Social Housing Bill I-135 Promises Affordable Housing For Seattleites

As Seattle University students know, Seattle’s cost of living is more expensive than other cities. At about 50 percent higher than the average of 265 cities surveyed in the 2022 annual report, it was ranked the eighth most expensive city to live in the U.S.. Given that Seattle is a massive tech hub, many high-paying jobs are generated through Microsoft and Amazon, which are both based in the area. With so much money circulating in the city and hundreds of thousands of people to accommodate, housing costs are unrealistically high for low income and middle class families. 

Initiative 135 ( I-135) appeared on the Feb. 14. ballot and the local voters pamphlet. The bill is concerned with developing and maintaining social housing in Seattle to tackle the ongoing housing and affordability crisis. Publicly funded housing projects have had a level of stigma attached to them in the U.S., though social housing has proved to be effective in other cities such as Vienna, Austria where 60% percent of citizens live in subsidized housing. 

Bill Loewen, an associate teaching professor of macro social work at Seattle U, is in support of I-135 and hopes for Seattlites to have a new perspective on housing. 

“I think 135 has opened a door to a new paradigm that invites society to look at housing as a right, not a privilege,” Loewen said. “We need to have a housing authority that keeps housing stock and expands housing stock while providing housing for lots and lots of people. That won’t happen under the single-family dwelling and private ownership model.”

Social housing is a model that is publicly financed and available to everyone including those with low incomes and those with moderate-to-high incomes. Rather than aiming to extract profit, its aim is to house cross-class communities. Rent is determined by an individual’s monthly income instead of the housing market, and I-135 outlines that no more than 30% of a renter’s monthly income would be their allotted housing payment. Initial grant funding will be secured by issuing bonds that will eventually be paid off by residents. This program will allow funds to go towards buying and building more housing as the project develops. 

To reduce growing economic gaps between the tech industry and Seattlites, a payroll tax called JumpStart poses a solution. Passed in 2020, JumpStart is a progressive income tax paid for by the employer rather than the employee to bring in revenue from high-earning companies. Suresh Chanmug, a volunteer for Tech4Housing, expressed his support for JumpStart and the possibility of putting this money towards future social housing projects.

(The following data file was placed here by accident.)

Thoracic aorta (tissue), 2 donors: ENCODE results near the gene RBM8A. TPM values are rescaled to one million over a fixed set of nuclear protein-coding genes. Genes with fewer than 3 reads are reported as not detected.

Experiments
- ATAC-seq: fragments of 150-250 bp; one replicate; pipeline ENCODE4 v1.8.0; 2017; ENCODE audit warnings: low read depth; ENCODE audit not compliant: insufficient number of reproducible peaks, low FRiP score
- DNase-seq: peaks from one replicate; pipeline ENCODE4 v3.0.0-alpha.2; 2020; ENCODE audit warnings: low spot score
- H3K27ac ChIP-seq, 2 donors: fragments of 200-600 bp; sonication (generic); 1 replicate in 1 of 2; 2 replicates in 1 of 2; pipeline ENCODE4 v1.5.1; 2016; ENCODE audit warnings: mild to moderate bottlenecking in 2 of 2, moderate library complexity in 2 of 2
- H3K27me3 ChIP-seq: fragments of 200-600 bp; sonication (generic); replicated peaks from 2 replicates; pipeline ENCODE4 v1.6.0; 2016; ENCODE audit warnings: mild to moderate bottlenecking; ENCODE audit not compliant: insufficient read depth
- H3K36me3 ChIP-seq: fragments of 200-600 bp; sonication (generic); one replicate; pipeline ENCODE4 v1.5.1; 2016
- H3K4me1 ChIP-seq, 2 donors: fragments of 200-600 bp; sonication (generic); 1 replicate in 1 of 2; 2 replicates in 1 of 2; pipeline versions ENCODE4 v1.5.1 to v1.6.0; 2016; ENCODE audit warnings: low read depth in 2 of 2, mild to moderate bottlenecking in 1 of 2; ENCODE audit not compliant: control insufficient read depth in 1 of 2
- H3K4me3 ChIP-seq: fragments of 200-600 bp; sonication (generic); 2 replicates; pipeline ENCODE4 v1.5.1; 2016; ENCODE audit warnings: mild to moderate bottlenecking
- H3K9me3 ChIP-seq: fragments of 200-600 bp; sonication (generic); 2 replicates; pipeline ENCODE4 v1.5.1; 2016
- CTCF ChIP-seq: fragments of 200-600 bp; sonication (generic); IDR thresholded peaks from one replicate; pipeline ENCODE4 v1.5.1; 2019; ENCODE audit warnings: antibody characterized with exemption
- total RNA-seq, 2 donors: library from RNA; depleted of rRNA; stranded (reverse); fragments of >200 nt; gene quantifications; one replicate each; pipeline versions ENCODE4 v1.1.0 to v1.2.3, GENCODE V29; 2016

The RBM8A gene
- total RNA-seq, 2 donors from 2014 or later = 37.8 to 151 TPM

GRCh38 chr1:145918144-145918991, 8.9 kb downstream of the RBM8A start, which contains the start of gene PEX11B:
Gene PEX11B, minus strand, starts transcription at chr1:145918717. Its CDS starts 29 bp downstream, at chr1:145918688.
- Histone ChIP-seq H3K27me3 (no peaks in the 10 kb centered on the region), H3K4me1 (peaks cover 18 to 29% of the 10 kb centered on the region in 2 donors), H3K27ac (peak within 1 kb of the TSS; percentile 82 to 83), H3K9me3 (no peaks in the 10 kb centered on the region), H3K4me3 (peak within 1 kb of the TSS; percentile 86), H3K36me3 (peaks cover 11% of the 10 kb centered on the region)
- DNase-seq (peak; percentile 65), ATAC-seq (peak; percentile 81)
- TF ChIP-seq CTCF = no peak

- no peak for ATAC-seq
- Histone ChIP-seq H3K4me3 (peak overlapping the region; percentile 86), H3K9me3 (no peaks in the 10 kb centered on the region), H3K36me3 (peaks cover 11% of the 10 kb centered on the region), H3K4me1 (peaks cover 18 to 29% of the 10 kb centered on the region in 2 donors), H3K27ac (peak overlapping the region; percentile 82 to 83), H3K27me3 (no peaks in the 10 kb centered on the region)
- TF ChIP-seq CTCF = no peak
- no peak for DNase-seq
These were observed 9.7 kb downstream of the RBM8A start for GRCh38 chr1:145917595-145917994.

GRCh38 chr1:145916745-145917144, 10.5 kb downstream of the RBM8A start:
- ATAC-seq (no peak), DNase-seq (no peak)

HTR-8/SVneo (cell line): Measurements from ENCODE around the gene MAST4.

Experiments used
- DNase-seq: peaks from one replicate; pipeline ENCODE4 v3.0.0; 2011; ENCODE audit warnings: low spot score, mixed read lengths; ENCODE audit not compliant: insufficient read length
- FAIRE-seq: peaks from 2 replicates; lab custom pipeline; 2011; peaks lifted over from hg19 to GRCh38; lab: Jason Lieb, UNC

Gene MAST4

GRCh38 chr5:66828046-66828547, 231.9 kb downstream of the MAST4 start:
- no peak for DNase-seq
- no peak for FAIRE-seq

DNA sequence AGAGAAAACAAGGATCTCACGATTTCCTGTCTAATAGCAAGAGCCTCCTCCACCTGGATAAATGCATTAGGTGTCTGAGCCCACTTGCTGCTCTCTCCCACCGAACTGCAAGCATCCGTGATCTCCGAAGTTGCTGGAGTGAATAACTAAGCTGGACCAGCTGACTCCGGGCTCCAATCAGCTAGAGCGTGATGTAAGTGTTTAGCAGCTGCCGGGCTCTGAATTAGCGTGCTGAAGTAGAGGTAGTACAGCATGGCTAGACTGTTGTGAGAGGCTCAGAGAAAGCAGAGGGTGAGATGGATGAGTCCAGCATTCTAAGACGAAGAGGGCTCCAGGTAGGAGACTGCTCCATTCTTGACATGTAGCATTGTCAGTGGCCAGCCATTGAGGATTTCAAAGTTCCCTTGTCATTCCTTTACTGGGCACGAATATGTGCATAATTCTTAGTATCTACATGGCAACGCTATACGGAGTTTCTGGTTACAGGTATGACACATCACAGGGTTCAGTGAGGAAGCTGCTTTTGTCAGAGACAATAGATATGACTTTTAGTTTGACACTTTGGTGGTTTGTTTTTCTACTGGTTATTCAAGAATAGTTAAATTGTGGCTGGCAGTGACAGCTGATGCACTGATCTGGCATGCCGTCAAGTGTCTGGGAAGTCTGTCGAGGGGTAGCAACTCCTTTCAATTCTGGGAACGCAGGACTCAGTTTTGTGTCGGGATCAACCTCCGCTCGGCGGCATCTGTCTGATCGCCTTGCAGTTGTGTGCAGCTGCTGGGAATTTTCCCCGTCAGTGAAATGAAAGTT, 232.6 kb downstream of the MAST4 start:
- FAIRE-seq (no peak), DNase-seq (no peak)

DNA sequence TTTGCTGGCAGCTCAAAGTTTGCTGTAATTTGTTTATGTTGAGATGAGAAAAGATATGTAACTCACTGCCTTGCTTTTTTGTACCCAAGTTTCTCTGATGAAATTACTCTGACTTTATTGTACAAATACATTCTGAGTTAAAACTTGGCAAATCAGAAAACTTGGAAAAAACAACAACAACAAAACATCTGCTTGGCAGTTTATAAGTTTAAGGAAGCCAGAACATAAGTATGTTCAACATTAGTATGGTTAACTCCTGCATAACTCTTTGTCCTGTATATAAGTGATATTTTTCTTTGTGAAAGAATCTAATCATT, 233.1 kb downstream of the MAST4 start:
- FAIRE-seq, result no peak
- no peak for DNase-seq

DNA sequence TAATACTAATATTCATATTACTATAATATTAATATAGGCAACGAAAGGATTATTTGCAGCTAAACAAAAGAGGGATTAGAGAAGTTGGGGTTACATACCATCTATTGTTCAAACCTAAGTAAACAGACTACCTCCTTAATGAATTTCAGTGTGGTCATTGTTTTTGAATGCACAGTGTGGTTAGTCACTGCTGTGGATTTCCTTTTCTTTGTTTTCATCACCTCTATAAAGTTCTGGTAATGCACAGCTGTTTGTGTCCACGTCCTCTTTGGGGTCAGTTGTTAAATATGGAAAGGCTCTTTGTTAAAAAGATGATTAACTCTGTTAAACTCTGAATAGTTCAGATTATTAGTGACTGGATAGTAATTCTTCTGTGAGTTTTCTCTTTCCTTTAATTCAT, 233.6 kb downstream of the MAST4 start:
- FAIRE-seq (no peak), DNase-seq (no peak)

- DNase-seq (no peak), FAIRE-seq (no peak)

“Amazon and the tech industry have spent a lot of money in each election cycle trying to preserve the regressive tax system, but one of the biggest things that we can do now that the city council has found a solution is JumpStart. It is an excellent opportunity to say to the tech industry that ‘it’s time to pay your share of the taxes,’” Chanmug said. “I don’t think anyone in the tech industry sets out to cause displacement and gentrification, but when we have wage inequality and artificial constraints on building houses this results in rapidly increasing housing costs. Everyone understands that we have a role in solving this problem.”

The tech industry is uniquely positioned to help the housing crisis, but for a long time has remained quiet about the issue. Tech4Housing wishes to change that by playing a constructive role and proposing solutions that will benefit Seattle residents. Though the city can benefit immensely from the wealth generated by the tech industry, advocates note policy reform is necessary first.

One such advocate is Camilla Walter, the executive director for Real Change, is passionate about having affordable housing and emphasized how essential it is for everyone to work together. 

“I think we need to take a step back and recognize that we are all humans. We’re all neighbors. We all share this one city of Seattle. When we are able to thrive, we pull each other up and the whole city flourishes,” Walter said. “One of the exciting things about 135 is seeing that 14-point win. We know that we need to house each other. We need to think creatively and think outside of the box because we can’t let this problem get any worse.”

The next step for I-135 is the formation of a board that would begin working towards securing funding. Although the housing crisis won’t be solved overnight, Seattle is potentially making big steps towards making housing more affordable for the general population. Those in support of the initiative feel as though their voices are being heard and are excited about how impactful this bill could be for the city’s future.